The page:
The order in which we add our constraints is (1) symmetry energy (from laboratory measurements), (2) mass measurements, (3) tidal deformability measurements, (4) hypothetical future measurements of both radius and mass, (5) hypothetical future measurements of moments of inertia, and finally (6) hypothetical future measurements of the binding energy of stars with precisely measured gravitational masses. That is, in the first section we present results assuming only measurements of (1) (with different illustrative levels of precision on the symmetry energy). We then present results assuming only measurements of (1) and (2) (with a standard precision on the symmetry energy and different potential measurements on the mass), and so on. This makes it possible to see how additional measurements would progressively improve the precision of our understanding of the equation of state and, as a consequence, the neutron star mass-radius relation. Note that when a new measurement is incorporated, the new EOS constraints can shift beyond the previous 5% or 95% quantile. For example, if a neutron star is measured to have a high mass then soft equations of state are disfavored, which then shifts the quantiles to higher pressure at a given density.

Whereas in Section 2 we presented our general statistical method, and in Section 3 we discussed how to apply our method to particular types of measurements, here we use both existing and potential future measurements to find credibility regions in space. Thus we need to make choices about which measurements to use. For example, after GW170817 there have been many detailed simulations and comparisons with electromagnetic information (especially details of the resulting kilonova) that have endeavored to constrain the maximum mass of neutron stars, or to place lower limits on the tidal deformability of neutron stars of particular masses. We also need to specify the prior on the mass or the central density for a given combination of EOS parameters (we assume that the central density can with equal probability be anywhere between the density that would produce a neutron star with that EOS, and the density that produces the maximum mass possible for that EOS). We stress that although we make particular choices, these are only illustrative. Our focus is not to produce our own version of the current constraints, although given our assumptions our constraints are in the top left panels of Figure 5 and Figure 6. Instead, we make these choices to demonstrate how our method works in practice; other choices of measurements and even of EOS families and the priors on their parameters could be used straightforwardly in the context of our method.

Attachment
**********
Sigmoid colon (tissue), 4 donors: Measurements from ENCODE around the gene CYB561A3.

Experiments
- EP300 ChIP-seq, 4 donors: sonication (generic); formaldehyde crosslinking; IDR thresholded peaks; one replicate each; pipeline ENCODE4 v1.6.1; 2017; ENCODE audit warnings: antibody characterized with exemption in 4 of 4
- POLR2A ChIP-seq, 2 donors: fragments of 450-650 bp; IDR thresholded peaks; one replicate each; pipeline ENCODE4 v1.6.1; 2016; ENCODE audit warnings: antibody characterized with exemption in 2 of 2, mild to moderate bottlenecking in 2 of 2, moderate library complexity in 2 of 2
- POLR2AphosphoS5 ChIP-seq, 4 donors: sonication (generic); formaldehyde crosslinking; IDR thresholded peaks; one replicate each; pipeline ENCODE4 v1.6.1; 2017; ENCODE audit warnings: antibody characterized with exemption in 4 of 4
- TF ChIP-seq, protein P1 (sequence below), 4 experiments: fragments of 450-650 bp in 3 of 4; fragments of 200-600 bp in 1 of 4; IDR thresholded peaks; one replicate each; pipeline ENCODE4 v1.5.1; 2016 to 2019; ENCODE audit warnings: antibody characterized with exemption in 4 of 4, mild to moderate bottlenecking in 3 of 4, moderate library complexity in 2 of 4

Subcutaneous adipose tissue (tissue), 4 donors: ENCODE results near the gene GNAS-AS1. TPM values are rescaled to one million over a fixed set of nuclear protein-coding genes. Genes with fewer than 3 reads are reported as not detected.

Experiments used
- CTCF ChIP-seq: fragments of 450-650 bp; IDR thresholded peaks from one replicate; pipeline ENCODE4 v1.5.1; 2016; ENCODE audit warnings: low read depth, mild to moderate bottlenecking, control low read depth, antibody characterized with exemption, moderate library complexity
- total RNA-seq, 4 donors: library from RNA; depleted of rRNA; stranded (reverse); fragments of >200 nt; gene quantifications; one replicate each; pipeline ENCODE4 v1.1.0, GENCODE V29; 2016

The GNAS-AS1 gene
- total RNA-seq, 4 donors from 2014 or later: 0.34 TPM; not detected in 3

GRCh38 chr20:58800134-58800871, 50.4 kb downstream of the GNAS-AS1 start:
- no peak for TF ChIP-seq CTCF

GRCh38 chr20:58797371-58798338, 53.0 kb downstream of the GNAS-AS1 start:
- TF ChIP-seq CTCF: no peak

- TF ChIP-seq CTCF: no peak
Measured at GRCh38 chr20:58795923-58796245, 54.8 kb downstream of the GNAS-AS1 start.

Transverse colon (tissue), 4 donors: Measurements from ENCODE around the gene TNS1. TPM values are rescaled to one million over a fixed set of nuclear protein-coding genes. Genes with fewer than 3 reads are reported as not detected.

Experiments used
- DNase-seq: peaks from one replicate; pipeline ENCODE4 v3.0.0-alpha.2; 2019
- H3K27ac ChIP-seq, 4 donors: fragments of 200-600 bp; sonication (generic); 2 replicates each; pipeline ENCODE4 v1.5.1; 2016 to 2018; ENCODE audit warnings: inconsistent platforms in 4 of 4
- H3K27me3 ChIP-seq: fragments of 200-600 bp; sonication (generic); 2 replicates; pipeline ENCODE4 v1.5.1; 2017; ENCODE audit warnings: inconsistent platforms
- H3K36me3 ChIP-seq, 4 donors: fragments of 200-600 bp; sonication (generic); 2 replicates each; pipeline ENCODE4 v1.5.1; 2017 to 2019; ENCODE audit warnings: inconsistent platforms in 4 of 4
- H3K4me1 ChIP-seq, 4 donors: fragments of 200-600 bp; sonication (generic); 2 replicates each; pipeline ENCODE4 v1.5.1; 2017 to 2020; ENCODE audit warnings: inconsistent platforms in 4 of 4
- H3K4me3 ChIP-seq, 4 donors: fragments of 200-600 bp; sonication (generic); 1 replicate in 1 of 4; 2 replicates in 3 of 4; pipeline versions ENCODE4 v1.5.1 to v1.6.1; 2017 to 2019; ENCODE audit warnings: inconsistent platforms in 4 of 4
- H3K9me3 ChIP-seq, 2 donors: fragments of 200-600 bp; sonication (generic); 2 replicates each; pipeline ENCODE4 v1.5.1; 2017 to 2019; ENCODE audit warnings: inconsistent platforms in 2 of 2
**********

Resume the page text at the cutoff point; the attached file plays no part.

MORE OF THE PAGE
Our final note prior to presenting our results is a reminder that all measurements and observations have to be interpreted within a model framework, and this means that we rely on that framework to obtain quantities of interest. For example, virtually all neutron star observations are interpreted under the assumption that general relativity properly describes extreme gravity. Many papers prior to direct detection of gravitational waves pointed out that the mass-radius relation (and thus all other structural aspects of stars) could be modified considerably in different theories of gravity (see DeDeo & Psaltis 2003 and Orellana et al. 2013 for just two examples). Careful analysis of gravitational wave data has limited the prospects for deviations from general relativity in stellar-mass objects (see Yunes et al. 2016 for an excellent summary after the first two events), but it is useful to keep an open mind.